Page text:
Notwithstanding the above prior enforcement action, in relation to last week’s FCPA enforcement action it is fair to pose the question of whether the conduct at issue was engaged in by rogue employees (Richard Hirsch – an employed located in the Philippines, who at times oversaw the Company’s overseas operations in Indonesia and Vietnam and James McClung an employee located in India, who at times oversaw the Company’s overseas operations in Vietnam and India).

For instance, the DPA makes several references to the employees concealing conduct and otherwise creating false documents. Moreover, the DPA twice mentions the “nature and scope of the conduct” as a presumed mitigating factor, something not often found in FCPA resolution documents.

Moreover, compared to most corporate FCPA enforcement actions, there is little mention in the LBI action regarding the company’s control environment or compliance policies and procedures.

Was That Really a Voluntary Disclosure?

The DPA states that LBI voluntarily disclosed the conduct at issue and the Sentencing Guidelines calculation in the DPA credits the company for voluntarily disclosing.

Yet, is it really a voluntary disclosure when the company only took action after – in the words of the DPA – “the government had made LBI … aware of a False Claim Act investigation …”?

Did the Company Need a Compliance Monitor?

The DPA requires that LBI engage a compliance monitor for a three-year period.

Notwithstanding LBI’s prior troubles, query whether the compliance monitor was truly necessary or a government required transfer of shareholder wealth to FCPA Inc. (see here [11] for the prior post).

For instance, in the DPA the DOJ stated that the company “has engaged in extensive remediation, including terminating the employment of officers and employees responsible for the corrupt payments, enhancing its due diligence protocol for third-party agents and consultants, and instituting heightened review of proposals and other transactional documents for all Company contracts.”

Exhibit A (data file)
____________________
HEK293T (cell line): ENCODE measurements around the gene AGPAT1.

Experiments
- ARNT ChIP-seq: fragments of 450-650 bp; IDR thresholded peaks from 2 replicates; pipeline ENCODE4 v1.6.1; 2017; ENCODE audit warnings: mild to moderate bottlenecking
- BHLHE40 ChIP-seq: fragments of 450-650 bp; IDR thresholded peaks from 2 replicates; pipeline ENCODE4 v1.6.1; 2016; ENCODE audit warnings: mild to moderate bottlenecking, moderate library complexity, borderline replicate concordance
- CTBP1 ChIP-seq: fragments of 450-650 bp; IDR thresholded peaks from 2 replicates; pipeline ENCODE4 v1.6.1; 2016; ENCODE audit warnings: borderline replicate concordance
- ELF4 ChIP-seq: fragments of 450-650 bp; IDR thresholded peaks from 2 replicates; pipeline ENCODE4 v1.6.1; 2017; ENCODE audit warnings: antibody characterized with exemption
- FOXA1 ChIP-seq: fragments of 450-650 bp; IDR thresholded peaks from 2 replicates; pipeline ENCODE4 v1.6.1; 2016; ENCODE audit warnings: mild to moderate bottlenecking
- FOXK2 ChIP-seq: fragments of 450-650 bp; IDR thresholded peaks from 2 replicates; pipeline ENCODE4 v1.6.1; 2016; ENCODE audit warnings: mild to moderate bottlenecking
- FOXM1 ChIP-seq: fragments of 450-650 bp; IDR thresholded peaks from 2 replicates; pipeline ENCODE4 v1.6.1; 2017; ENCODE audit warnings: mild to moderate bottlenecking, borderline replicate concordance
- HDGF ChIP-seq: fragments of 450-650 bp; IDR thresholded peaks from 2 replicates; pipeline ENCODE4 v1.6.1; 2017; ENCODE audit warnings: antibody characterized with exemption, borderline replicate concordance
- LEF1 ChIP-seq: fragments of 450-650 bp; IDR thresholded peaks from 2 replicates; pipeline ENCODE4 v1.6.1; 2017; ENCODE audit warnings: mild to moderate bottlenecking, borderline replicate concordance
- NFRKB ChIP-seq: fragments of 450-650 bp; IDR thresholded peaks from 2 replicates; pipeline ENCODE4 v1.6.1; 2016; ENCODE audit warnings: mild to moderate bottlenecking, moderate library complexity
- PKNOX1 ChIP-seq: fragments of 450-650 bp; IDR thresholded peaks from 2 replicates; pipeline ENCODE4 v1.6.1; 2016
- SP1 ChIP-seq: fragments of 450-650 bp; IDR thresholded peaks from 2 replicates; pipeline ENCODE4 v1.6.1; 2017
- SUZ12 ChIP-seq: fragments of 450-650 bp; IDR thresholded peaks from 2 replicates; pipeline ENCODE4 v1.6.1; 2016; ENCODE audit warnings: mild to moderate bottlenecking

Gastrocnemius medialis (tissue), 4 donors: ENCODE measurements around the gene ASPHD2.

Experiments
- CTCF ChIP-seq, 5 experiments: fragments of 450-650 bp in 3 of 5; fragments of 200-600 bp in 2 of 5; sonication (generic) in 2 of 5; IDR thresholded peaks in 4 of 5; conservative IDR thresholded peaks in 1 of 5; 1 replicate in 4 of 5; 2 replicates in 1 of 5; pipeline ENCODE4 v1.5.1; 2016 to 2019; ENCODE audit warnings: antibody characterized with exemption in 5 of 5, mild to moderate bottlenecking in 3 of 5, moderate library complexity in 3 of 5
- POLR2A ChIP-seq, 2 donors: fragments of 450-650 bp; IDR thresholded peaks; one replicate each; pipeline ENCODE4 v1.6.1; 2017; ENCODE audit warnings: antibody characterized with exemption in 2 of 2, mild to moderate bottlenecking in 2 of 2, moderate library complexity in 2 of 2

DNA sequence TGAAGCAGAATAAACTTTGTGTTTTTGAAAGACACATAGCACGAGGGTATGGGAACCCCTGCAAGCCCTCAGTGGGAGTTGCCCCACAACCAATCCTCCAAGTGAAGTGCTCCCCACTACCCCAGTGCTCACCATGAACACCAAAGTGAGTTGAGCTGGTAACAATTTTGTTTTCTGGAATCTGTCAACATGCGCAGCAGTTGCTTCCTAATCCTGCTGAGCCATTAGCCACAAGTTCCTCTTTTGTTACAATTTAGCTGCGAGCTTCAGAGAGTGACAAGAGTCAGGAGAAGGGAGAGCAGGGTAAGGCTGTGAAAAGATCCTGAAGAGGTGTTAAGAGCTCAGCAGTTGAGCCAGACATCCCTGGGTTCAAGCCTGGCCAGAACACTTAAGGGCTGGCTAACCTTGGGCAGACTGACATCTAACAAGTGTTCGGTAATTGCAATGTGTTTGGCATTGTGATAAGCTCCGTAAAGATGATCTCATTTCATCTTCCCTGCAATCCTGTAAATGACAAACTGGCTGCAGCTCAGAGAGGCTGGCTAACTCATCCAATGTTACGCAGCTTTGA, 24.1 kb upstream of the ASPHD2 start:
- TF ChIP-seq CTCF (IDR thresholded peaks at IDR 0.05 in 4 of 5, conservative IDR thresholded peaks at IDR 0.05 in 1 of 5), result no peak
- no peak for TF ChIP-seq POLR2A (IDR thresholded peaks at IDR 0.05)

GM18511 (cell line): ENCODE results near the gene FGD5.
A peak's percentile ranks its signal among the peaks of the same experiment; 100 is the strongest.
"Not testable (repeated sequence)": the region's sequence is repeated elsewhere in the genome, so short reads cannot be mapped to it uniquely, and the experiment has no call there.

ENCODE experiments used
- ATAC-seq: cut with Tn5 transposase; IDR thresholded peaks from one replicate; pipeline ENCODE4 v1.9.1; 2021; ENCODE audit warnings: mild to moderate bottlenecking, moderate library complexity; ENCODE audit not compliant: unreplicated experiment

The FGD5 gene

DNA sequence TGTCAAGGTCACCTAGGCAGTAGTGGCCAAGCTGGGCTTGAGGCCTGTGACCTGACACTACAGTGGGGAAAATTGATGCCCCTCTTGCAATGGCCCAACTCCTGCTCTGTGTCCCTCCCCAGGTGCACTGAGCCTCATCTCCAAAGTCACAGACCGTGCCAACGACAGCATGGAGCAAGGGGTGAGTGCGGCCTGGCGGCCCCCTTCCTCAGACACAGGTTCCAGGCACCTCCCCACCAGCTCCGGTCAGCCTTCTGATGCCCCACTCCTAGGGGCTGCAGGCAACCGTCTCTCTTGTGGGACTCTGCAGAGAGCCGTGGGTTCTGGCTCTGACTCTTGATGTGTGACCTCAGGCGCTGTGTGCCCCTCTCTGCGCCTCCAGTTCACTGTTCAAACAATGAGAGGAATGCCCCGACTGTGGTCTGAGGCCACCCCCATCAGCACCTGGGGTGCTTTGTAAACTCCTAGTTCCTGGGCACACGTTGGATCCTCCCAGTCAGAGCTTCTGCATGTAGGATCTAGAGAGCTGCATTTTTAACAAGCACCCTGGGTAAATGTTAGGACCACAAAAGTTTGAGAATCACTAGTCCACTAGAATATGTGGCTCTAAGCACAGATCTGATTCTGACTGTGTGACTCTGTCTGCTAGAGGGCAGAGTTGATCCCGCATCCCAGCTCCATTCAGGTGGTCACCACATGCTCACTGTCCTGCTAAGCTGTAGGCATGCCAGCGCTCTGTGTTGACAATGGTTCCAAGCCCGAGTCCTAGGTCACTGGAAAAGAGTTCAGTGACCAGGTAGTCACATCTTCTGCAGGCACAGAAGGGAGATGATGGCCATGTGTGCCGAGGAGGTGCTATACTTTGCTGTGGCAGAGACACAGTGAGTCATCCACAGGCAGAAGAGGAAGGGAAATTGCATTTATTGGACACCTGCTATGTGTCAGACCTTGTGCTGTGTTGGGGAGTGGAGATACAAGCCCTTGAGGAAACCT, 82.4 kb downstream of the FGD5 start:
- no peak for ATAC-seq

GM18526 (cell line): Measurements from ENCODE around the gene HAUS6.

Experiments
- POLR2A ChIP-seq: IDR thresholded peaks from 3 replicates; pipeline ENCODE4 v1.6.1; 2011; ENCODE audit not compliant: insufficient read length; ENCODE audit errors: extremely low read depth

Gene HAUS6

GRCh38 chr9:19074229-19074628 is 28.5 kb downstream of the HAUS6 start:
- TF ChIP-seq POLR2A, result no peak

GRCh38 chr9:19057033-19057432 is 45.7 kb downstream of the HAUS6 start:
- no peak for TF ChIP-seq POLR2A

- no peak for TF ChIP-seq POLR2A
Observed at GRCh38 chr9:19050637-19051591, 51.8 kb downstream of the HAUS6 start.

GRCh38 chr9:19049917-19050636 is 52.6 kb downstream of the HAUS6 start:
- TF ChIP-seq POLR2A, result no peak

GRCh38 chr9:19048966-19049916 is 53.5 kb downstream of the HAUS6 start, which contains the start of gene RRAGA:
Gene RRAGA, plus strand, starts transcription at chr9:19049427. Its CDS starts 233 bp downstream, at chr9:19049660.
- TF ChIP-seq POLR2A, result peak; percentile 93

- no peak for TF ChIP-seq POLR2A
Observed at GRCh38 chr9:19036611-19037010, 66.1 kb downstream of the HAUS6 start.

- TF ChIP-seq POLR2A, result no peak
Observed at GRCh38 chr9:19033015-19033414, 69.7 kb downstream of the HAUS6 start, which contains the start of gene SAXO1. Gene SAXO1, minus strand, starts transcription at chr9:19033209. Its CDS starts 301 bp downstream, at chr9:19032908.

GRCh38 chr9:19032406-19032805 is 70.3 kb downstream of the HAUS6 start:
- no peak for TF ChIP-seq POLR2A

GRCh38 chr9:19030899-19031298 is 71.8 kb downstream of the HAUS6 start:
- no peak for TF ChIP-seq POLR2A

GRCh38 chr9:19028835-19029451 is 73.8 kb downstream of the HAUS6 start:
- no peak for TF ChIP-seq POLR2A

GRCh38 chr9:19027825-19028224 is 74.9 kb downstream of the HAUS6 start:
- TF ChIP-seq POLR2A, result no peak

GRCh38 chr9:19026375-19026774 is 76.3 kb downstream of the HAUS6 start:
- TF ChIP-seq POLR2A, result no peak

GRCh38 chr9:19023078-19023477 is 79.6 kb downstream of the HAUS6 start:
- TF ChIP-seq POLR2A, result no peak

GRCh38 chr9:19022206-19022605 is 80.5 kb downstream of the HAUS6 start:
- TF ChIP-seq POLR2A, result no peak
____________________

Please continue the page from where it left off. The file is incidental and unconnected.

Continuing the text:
Moreover, LBI’s press release (which the company had to clear with the DOJ pursuant to the DPA) states:

“Since 2010, Louis Berger has undergone a massive $25+ million reform effort that resulted in new internal controls, new policies and procedures, and comprehensive systems investments, including a new global accounting system. The company has actively supported the government in its investigation of the culpable individuals and their activities. In addition to separating these former managers from the company, the firm also has added new managers to key positions, including chief financial officer and controller, and regional management teams throughout Asia and the Middle East. Additionally, the company implemented a new corporate operational model to ensure greater centralized oversight and control of overseas business activities. Moreover, the company has reformed its ownership structure by implementing an Employee Stock Ownership Program. The company established an independent compliance and ethics department under the oversight of an independent audit committee, introduced a global helpline through which employees can report potentially non-compliant activities, and implemented a global code of business conduct. Investments also have funded annual worldwide compliance, ethics and anti-corruption training for all employees.”


Regardless of the merits of the voluntary disclosure, according to LBI’s press release the company self-reported the conduct at issue to the U.S. government starting in 2010.

Thus, LBI’s FCPA scrutiny lasted 5 years.